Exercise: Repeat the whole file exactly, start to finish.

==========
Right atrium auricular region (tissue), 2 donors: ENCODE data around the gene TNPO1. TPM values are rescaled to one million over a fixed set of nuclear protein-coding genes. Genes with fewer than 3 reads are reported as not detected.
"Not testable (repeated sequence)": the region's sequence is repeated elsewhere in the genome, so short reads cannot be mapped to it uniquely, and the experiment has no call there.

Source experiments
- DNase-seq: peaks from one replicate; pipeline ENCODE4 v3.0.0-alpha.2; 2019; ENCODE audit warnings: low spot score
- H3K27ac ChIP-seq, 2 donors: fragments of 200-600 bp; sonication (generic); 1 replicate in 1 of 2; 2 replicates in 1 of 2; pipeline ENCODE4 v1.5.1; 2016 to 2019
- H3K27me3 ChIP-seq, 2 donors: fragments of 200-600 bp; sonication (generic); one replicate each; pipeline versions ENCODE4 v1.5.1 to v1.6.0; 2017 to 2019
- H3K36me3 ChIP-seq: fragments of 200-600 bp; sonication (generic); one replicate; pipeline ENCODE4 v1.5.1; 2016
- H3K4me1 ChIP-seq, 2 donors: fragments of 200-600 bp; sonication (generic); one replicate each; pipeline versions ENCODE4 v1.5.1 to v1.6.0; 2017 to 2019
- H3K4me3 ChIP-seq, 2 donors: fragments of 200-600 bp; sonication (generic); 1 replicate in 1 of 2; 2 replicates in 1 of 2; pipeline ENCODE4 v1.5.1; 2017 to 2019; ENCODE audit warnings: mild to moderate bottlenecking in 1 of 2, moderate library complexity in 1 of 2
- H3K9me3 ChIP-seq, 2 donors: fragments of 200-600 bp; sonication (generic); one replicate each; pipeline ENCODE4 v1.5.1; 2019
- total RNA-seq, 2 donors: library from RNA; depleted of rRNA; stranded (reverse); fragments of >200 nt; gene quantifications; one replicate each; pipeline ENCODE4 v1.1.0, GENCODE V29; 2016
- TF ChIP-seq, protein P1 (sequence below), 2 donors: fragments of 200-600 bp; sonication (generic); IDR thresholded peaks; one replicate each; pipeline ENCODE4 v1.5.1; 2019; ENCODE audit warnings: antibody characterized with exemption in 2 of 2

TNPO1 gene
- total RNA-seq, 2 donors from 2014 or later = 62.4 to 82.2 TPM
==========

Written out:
Right atrium auricular region (tissue), 2 donors: ENCODE data around the gene TNPO1. TPM values are rescaled to one million over a fixed set of nuclear protein-coding genes. Genes with fewer than 3 reads are reported as not detected.
"Not testable (repeated sequence)": the region's sequence is repeated elsewhere in the genome, so short reads cannot be mapped to it uniquely, and the experiment has no call there.

Source experiments
- DNase-seq: peaks from one replicate; pipeline ENCODE4 v3.0.0-alpha.2; 2019; ENCODE audit warnings: low spot score
- H3K27ac ChIP-seq, 2 donors: fragments of 200-600 bp; sonication (generic); 1 replicate in 1 of 2; 2 replicates in 1 of 2; pipeline ENCODE4 v1.5.1; 2016 to 2019
- H3K27me3 ChIP-seq, 2 donors: fragments of 200-600 bp; sonication (generic); one replicate each; pipeline versions ENCODE4 v1.5.1 to v1.6.0; 2017 to 2019
- H3K36me3 ChIP-seq: fragments of 200-600 bp; sonication (generic); one replicate; pipeline ENCODE4 v1.5.1; 2016
- H3K4me1 ChIP-seq, 2 donors: fragments of 200-600 bp; sonication (generic); one replicate each; pipeline versions ENCODE4 v1.5.1 to v1.6.0; 2017 to 2019
- H3K4me3 ChIP-seq, 2 donors: fragments of 200-600 bp; sonication (generic); 1 replicate in 1 of 2; 2 replicates in 1 of 2; pipeline ENCODE4 v1.5.1; 2017 to 2019; ENCODE audit warnings: mild to moderate bottlenecking in 1 of 2, moderate library complexity in 1 of 2
- H3K9me3 ChIP-seq, 2 donors: fragments of 200-600 bp; sonication (generic); one replicate each; pipeline ENCODE4 v1.5.1; 2019
- total RNA-seq, 2 donors: library from RNA; depleted of rRNA; stranded (reverse); fragments of >200 nt; gene quantifications; one replicate each; pipeline ENCODE4 v1.1.0, GENCODE V29; 2016
- TF ChIP-seq, protein P1 (sequence below), 2 donors: fragments of 200-600 bp; sonication (generic); IDR thresholded peaks; one replicate each; pipeline ENCODE4 v1.5.1; 2019; ENCODE audit warnings: antibody characterized with exemption in 2 of 2

TNPO1 gene
- total RNA-seq, 2 donors from 2014 or later = 62.4 to 82.2 TPM